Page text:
The final concert in the 2017-18 season for Harrogate Choral Society proved to be a great success. The venue was the church of St Wilfrid in Harrogate. With its impressive interior and splendid acoustics, St Wilfrid’s was filled to capacity by a very appreciative audience to greet the Society under the direction of its Conductor Andrew Padmore, with accompanist Thomas Moore, Director of Music and Master of the Choristers at Wakefield Cathedral, soloist Aofie O’Connell, Soprano and compere, Marilynne Davies.
In recognition of Leonard Bernstein’s 100 Anniversary of his birth, the concert programme was all-American themed and began with a stirring rendition of America (My Country tis of Thee), the original American National Anthem to the tune of our own National Anthem. This was followed by Charles Ives Variations on America brilliantly played on the organ by Thomas Moore who brought out much of the humour of this composition. The main item in the first half was Bernstein’s Chichester Psalms, the Choir singing very confidently in Hebrew and Thomas Moore playing the tricky accompaniment with consummate ease. The treble solo was beautifully sung by young Charlie Trueman with an excellent quality that flowed like musical mist around and within the nave of the church.
The second half featured the Choir in a rather lighter vein. With excellent performances of Samuel Barber’s Agnus Dei, Whitacre’s Seal Lullaby and O Magnum Mysterium by Lauridsen as well as Lullaby of Birdland. A Nightingale Sang was nicely sung by the group, Beati, but the star of this half was undoubtedly the guest Soprano Aofie O’Connell who delighted us with a selection of songs from musicals including the amazingly virtuosic Glitter and be Gay from Bernstein’s musical, Candide.
Thank you to Andrew Padmore and all for this splendid evening of music.
10th March 2018, The Royal Hall, Harrogate
"Choral Society Celebrates 70 Years of Singing"
Harrogate Choral Society marks a huge milestone this year having presented concerts to the people of Harrogate and the surrounding district for 70 years. During this time, it has performed under many conductors who have contributed the talents of their professional work to furthering the important work of this most noble musical organisation.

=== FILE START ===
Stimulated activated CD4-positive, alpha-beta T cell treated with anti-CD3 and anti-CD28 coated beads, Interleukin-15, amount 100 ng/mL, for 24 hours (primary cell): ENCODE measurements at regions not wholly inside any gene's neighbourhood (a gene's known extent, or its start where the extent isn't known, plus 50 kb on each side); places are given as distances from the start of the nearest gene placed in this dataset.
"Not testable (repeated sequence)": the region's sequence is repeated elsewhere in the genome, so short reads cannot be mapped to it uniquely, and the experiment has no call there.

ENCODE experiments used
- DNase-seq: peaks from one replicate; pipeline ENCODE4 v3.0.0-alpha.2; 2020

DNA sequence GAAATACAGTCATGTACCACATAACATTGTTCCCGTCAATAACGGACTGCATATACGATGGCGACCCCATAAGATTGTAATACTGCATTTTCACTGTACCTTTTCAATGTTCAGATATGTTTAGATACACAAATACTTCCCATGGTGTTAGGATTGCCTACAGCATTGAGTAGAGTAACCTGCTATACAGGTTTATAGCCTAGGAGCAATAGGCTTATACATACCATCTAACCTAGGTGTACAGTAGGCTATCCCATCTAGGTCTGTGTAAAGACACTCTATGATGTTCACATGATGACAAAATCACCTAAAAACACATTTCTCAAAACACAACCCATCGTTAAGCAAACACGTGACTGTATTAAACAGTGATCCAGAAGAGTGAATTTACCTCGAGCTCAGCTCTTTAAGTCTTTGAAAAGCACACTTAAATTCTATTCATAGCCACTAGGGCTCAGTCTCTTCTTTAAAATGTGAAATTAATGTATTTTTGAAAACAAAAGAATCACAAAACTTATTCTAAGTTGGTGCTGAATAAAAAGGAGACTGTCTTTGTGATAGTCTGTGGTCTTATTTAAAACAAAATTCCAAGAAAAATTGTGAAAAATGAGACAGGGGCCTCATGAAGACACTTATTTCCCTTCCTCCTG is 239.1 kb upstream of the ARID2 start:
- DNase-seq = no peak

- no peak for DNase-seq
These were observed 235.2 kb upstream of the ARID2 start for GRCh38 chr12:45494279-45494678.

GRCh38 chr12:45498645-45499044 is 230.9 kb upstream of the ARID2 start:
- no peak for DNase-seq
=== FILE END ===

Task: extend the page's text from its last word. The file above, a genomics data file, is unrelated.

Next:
To begin the celebrations this year, the Society, under its Conductor, Andrew Padmore together with the Chapel Choir of Harrogate Ladies College with the Amici Ensemble presented a fine performance of Mendelssohn’s great oratorio, Elijah. A superb quartet of soloists graced the stage, Samantha Hay, soprano, filled the Royal Hall with most wonderful and expressive sound, her voice rising through and riding on the canvas of orchestral sound provided by the composer. This was just beautiful. Her rendering of ‘Hear ye, Israel’ for example, was just superb. Gaynor Keeble, mezzo soprano, sang with a voice full of the most delicious richness whatever the dynamic level. Her portrayal of Queen Jezebel was excellent, dark, sinister and vaguely unsettling, perfect for the character. Luke Sinclair, tenor sang with ease and great sincerity in his role as Obadiah, the servant of Ahab. His lyrical tenor voice was ideal for the Hall, floating with gentle but insistent intensity. Alex Ashworth, bass was a splendid choice for the role of Elijah. A demanding sing with much work to do throughout the evening. Alex did an excellent job maintaining the continuity of the story and portrayal of the character. Anna Staveley beautifully sang the part of the youth, looking out to sea awaiting the sign from God.
‘Lift thine eyes’ was beautifully sung by the Chapel Choir from Harrogate Ladies College, Director of Music, Kate Morgan who formed an important addition to the Choral Society for the evening. The Choir were simply splendid, supported by the Amici Ensemble who themselves were on top form with excellent playing in every respect. The Choir, and the all-important Semi-Chorus, sang with verve, passion and endless amounts of energy and they deserve tremendous praise for their efforts. Andrew Padmore, who conducted the evening with great energy and yet great sensitivity is to be thanked for this great evening of music from a composer who is arguably one of the greatest composers in this genre from the 19th Century.